Saturday, March 14, 2020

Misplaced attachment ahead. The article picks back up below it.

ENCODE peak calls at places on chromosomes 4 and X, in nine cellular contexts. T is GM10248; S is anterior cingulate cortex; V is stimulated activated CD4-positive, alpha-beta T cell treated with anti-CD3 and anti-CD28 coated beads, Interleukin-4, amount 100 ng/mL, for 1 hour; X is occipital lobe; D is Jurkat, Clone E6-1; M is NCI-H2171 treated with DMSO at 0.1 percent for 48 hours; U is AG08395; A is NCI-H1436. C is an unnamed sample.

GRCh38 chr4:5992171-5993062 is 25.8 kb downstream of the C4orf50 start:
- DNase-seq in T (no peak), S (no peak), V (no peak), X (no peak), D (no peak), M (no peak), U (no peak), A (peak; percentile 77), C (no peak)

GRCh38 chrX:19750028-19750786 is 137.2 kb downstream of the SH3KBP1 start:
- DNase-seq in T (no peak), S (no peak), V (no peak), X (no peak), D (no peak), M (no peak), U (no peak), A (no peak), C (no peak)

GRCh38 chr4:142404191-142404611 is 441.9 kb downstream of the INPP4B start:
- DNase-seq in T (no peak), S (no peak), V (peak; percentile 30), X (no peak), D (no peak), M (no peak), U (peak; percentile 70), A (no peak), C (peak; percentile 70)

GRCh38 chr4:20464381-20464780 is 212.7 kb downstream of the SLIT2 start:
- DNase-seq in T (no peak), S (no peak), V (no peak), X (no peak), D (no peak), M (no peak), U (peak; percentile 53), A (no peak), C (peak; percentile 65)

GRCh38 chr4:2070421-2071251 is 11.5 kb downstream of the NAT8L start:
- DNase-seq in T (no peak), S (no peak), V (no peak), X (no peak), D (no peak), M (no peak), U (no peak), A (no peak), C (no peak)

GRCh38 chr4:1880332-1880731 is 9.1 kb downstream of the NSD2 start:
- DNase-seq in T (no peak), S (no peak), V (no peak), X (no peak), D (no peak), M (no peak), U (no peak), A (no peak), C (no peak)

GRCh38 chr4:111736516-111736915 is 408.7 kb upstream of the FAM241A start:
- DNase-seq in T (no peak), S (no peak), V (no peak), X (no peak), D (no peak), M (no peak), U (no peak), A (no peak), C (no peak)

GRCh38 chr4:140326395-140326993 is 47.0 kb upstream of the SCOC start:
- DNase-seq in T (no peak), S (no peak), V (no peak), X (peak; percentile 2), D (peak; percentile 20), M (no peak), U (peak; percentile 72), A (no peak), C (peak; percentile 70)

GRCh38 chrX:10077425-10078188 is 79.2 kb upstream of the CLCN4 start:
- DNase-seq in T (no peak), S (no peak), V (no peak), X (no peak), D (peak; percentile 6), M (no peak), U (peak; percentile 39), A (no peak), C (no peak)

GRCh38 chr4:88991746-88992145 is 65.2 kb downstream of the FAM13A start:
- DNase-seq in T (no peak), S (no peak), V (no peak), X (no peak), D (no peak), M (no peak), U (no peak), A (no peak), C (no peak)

Why Britain Attempted to Tax the American Colonies